>squints harder< ... That's still just a conic intersecting another shape. It doesn't distort the conic, it just dictates how the base of the conic is trimmed. If you're actually talking about the fillet, then that, like a wingtip, is another matter, one usually handled either with non-structural composites or an English Wheel.
Keep squinting....Have you used an English wheel??
Slab side is not an attractive look...
Please see original post. How much difference does it make?? No one has given a number. I want a number, not a feeling.
Reference post #2. " Would it fly, yes. How well? [There is] only one way to tell."
If you want numbers you need to do the work or have someone else do the work for you. I appears you are looking for the second solution. So am I (and many others).
This would be great for a supersonic wing made of unobtainium.
I haven't read any papers showing that vortex lift has the magic lift enhancing abilities implied here. It might allow you to reach a fairly normal Cl with a low aspect ratio wing, I suppose.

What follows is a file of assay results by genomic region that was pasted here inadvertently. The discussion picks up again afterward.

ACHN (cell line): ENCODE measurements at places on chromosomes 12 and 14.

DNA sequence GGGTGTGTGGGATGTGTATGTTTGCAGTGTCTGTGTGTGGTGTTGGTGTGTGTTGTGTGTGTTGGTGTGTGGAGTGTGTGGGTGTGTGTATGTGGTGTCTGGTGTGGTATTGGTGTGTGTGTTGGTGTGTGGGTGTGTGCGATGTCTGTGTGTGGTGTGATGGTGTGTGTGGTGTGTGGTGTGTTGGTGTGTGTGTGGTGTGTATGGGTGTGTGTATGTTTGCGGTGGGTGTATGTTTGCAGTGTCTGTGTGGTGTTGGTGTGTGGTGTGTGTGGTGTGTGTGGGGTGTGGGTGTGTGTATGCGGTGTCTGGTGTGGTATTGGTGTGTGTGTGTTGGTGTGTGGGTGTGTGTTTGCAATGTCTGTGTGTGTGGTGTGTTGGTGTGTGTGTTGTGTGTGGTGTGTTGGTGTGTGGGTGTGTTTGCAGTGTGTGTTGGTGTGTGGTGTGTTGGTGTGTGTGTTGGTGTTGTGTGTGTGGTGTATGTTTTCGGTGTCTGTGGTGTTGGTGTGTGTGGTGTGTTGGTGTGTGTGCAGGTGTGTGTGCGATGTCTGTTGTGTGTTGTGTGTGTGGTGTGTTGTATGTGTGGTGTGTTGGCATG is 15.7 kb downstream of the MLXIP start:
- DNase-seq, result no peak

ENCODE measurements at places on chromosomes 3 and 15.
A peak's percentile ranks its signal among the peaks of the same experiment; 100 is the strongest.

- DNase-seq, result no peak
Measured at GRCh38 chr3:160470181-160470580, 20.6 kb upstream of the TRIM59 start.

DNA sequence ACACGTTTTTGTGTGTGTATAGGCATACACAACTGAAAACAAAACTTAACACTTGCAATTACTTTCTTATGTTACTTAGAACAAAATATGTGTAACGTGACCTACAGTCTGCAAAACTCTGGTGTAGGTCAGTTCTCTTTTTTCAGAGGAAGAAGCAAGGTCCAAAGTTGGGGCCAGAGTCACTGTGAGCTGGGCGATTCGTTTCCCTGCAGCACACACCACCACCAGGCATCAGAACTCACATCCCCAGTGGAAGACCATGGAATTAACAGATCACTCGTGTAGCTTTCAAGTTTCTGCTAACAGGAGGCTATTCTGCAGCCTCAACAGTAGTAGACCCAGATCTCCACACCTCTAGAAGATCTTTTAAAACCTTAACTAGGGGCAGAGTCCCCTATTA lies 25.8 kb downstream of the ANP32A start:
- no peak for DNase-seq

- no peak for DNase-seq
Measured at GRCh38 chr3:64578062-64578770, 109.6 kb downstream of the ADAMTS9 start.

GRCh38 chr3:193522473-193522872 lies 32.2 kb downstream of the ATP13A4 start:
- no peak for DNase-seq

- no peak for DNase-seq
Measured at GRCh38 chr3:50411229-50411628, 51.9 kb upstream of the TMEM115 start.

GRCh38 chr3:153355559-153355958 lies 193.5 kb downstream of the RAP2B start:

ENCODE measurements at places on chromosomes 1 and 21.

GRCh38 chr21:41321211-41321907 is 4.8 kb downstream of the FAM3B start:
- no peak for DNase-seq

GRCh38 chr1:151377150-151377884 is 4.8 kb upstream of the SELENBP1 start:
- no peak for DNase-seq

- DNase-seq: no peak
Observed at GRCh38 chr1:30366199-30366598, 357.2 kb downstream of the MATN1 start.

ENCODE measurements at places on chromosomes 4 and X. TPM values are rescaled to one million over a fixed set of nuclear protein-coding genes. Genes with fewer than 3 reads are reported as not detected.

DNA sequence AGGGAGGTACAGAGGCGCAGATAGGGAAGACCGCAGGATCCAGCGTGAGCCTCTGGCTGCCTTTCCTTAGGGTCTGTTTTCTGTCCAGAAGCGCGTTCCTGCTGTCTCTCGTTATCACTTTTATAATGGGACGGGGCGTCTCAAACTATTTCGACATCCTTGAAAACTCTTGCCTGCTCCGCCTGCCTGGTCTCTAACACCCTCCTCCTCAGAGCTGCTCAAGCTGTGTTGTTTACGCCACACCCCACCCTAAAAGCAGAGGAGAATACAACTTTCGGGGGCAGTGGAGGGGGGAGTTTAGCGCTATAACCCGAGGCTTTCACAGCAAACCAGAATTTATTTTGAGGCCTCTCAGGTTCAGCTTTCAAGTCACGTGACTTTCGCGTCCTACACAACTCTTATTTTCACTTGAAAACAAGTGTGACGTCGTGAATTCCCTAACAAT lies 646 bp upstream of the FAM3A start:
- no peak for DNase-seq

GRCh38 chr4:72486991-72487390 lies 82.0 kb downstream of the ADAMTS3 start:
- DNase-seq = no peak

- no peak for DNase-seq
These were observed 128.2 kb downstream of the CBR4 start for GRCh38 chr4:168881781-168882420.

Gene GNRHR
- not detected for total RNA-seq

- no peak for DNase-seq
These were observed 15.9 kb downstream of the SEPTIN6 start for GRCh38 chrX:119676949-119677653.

I don't expect anyone to do the numbers for me. What I would like is constructive reference to appropriate documents or publications, or commentary from those that might have actual real world experience with this type of planform. Honestly the model aircraft people are more helpful than this place. Unfortunately the reynolds #s are not comparable.
This is one of those cases where xfoil would probably tell you everything you need to know. My guess is that you'll see a big separation bubble at the forward edge of the flat section starting at fairly low angle of attack. That nobody around here has tried it is probably not a good sign.